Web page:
• Get basic priorities right โ€” in a "good enough" fashion, being inclusive with people but without wasting anyone's time.

  • Ship things fast โ€” so that the order in which things are fixed matters less.

How to achieve these goals? Here are a few strategies ๐Ÿ‘‡

๐Ÿ” Separate severity from priority

A good way to involve all stakeholders in prioritization, while also keeping conflicts low, is to consider two separate values of importance for a bug: priority and severity.


Priority is how bad this is for business. How much revenues are we losing? How bad is the experience for customers?

Priority should be assessed by the PM, with the help of Customer Support in case of user-reported defects.

In many articles you find priority defined as how quickly you should fix this. I never really liked this definition as the โ€œquicklyโ€ part seems to me more of a consequence of the business value.

If you lose track the original meaning and only focus on the "how quickly", you get a recursive definition that is not very helpful.


Severity is how badly broken the feature and software are. Is this feature still usable? Why is this happening?

Severity is assessed by QA and Engineers, who can ignore how relevant the broken feature is, to focus on how much it is individually impacted by the bug.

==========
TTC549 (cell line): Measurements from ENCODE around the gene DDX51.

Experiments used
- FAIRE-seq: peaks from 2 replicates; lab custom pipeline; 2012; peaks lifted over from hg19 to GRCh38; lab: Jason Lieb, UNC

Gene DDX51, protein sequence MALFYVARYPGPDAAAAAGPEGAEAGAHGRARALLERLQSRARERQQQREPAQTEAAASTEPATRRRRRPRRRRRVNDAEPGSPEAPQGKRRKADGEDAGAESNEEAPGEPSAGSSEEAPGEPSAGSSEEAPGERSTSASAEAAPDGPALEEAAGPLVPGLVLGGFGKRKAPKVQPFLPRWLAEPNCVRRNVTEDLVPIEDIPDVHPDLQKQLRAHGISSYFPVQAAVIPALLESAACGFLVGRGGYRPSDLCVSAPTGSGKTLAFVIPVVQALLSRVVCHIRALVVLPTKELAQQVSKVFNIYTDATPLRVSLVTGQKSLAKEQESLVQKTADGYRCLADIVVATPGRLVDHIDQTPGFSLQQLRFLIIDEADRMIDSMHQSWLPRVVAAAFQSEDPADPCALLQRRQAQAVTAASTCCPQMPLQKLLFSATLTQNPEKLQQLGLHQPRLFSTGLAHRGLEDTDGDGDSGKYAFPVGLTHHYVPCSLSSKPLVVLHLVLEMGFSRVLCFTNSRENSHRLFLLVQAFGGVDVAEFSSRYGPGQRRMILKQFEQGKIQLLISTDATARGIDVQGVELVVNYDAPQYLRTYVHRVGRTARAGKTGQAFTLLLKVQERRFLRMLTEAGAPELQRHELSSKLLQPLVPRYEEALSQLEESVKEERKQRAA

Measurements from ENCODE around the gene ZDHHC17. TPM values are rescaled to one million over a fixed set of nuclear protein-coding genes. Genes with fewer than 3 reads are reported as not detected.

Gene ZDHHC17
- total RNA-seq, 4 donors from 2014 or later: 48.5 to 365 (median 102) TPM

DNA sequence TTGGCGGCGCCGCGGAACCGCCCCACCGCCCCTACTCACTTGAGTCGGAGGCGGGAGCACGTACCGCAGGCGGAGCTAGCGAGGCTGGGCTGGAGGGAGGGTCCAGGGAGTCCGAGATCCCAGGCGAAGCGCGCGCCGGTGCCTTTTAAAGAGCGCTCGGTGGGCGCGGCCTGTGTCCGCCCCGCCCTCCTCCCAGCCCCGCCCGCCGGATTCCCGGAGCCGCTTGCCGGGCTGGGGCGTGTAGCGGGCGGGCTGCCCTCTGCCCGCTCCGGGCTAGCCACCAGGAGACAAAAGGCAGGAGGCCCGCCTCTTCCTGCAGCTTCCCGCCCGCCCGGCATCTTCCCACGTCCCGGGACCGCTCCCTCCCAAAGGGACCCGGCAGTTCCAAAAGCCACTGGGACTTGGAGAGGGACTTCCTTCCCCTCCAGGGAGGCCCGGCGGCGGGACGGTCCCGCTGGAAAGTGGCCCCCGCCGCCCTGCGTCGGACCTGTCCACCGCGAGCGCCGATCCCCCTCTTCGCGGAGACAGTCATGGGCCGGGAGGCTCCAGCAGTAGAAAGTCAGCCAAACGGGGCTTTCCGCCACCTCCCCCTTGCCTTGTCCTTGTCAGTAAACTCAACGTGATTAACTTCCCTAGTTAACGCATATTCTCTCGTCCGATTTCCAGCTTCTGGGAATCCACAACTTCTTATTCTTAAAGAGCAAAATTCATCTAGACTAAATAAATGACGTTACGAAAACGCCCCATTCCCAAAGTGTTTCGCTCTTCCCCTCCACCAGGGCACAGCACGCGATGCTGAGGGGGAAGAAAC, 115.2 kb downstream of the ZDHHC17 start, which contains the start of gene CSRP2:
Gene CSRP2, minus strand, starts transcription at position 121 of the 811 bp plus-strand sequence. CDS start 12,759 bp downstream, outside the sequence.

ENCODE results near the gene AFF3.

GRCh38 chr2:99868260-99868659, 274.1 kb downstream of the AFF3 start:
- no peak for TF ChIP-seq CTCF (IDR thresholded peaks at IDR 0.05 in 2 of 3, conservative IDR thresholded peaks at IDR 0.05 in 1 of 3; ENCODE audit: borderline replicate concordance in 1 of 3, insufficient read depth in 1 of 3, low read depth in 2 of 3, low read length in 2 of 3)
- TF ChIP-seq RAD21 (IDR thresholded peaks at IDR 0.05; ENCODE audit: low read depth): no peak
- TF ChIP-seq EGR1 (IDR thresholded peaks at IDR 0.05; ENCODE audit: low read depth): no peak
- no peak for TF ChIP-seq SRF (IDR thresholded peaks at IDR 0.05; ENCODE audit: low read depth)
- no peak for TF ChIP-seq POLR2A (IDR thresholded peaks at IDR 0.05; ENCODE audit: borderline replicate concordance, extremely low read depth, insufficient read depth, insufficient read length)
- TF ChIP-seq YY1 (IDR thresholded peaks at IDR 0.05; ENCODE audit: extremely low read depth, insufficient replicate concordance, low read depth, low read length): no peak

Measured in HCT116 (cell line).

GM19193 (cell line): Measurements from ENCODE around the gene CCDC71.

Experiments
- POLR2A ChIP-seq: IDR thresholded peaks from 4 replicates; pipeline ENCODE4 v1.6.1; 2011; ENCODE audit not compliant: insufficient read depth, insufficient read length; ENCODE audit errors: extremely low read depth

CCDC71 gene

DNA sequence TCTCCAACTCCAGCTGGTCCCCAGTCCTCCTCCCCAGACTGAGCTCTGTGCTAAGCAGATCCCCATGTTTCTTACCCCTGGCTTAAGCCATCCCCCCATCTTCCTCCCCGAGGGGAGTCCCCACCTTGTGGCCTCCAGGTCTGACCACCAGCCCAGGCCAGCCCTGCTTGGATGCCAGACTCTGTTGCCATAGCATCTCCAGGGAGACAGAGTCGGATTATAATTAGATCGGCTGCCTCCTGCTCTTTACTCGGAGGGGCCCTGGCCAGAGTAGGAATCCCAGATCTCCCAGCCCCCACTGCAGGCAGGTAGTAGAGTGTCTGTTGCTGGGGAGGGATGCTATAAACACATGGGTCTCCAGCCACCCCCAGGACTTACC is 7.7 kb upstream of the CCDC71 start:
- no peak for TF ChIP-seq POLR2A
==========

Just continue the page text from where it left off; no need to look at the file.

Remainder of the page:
Engineers can also evaluate whether the issue is symptom of a larger disease, and things are more broken under the hood than it seems.


Once you have set severity and priority values, you can simply fix bugs in this order:

  1. High Priority + High Severity โ€” e.g. the login is broken and users can't access the tool.

  2. High Priority + Low Severity โ€” e.g. terms & conditions are not visible anymore before users make the payment.

  3. Low Priority + High Severity โ€” e.g. the checkout doesn't work with some niche combination of device + browser.

  4. Low Priority + Low Severity โ€” e.g. border radius of the button doesn't match the design system.

Basically, priority wins over severity, with the latter being considered when the former is equal.

This framework is powerful for two reasons:

  • Separation of concerns: it avoids the negotiation between the business and technical side of the team, because each side gives its own value separately.